New Apple patent hints at novel charging method

New Apple patent hints at novel charging method
Apple’s devices are famous for working together seamlessly, and this new patent might have revealed a new way they might complement each other.

As Cult of Mac reported, the Cupertino-based tech giant recently filed a patent titled “Inductive Charging Between Electronic Devices”, a clear indication that Apple is developing some sort of charging technology.

Interestingly, it looks like this patent is not for a wireless charger but rather for a way for Apple devices to charge one another. If this patent pans out, we could potentially see MacBooks with the ability to charge your Apple Watch or iPhone.

This kind of reverse wireless charging is not a new idea—Huawei and Samsung devices have had it for years now. But with Apple’s unique ecosystem, the concept could have more flexibility in practical applications. As the patent points out, it might also be a godsend for travelers, who would only need one MacBook charger to keep their laptop, phone, earbuds, and smartwatch all topped up.

The patent also mentions the reverse, where the MacBook could also charge itself wirelessly. Charging a MacBook battery (around 7,000mAh) with an iPhone’s 3,000mAh cell doesn’t make much sense, but it might provide an extra boost when you really need it.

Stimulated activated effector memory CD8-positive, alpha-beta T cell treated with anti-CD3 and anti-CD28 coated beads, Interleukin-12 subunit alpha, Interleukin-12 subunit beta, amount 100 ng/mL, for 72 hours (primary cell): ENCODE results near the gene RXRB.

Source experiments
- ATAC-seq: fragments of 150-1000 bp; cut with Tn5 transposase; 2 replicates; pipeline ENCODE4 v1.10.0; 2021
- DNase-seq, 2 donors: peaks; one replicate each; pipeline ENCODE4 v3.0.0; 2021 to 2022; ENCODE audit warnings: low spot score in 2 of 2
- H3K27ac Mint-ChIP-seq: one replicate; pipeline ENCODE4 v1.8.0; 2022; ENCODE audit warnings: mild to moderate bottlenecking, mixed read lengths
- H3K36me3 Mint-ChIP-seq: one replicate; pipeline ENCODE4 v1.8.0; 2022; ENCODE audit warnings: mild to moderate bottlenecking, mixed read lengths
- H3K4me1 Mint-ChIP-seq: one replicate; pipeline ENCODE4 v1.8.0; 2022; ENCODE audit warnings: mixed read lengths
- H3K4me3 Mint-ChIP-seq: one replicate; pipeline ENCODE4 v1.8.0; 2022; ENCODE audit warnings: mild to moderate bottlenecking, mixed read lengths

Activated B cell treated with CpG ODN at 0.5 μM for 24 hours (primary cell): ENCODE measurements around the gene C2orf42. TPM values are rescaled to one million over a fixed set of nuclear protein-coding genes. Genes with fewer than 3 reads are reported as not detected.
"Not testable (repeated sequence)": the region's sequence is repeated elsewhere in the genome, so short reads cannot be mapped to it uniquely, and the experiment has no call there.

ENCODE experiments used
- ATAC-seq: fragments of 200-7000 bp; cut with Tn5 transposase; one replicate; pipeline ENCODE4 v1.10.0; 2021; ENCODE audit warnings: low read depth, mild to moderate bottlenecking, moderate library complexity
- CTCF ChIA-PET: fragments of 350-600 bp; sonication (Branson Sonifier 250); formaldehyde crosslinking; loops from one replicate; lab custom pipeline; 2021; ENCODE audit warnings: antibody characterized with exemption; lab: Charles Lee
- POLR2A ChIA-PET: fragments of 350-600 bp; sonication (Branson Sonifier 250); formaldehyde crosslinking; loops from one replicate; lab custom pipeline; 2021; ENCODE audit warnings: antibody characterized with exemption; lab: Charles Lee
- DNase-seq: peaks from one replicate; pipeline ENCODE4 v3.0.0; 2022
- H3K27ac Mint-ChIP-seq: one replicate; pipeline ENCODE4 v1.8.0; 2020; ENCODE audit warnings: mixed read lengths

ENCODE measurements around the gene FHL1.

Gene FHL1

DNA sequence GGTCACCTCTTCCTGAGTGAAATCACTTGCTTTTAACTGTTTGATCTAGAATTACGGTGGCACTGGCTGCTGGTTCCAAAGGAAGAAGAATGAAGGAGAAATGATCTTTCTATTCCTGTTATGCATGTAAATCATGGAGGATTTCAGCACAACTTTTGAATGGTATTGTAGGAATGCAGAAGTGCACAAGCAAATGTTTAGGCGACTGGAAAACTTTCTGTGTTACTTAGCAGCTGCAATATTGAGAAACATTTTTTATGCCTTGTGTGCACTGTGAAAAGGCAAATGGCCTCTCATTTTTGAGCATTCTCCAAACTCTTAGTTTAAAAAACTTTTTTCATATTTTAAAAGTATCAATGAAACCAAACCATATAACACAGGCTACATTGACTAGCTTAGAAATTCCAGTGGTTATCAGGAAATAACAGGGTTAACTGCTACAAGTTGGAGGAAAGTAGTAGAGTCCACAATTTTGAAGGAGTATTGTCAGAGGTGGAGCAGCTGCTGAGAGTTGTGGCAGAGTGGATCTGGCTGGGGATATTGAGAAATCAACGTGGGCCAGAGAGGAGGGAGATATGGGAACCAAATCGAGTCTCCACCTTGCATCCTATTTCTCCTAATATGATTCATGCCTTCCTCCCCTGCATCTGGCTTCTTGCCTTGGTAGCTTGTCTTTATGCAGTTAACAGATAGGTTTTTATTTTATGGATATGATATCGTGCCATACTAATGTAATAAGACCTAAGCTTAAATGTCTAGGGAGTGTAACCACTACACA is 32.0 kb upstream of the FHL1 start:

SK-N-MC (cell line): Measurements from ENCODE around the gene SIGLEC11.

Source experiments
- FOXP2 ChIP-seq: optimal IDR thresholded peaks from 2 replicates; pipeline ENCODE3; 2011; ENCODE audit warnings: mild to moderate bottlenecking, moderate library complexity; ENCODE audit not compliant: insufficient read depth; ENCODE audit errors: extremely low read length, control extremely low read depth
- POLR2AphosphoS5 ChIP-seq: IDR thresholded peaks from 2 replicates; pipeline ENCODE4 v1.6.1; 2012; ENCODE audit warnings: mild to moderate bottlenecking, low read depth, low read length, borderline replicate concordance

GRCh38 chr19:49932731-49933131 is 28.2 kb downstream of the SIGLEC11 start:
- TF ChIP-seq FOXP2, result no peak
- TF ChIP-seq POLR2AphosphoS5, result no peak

But given Apple’s proprietary-focused, closed-loop philosophy, it also wouldn’t be very surprising to see the tech locked inside the walled garden, with only iPhones and other Apple devices made compatible. That’s not too far off from what Google did with the Pixel 3’s proprietary charger.

Apple is known to have been working on wireless charging for years now, culminating in the infamous cancellation of the AirPower charging mat, but it’s evidently not finished developing new solutions with this technology. After all, the AirPower might be making a comeback, too.

In any case, the patent is still only a patent, so any predictions are still speculative for now. But reverse wireless charging applied to the Apple ecosystem could bring some welcome versatility.

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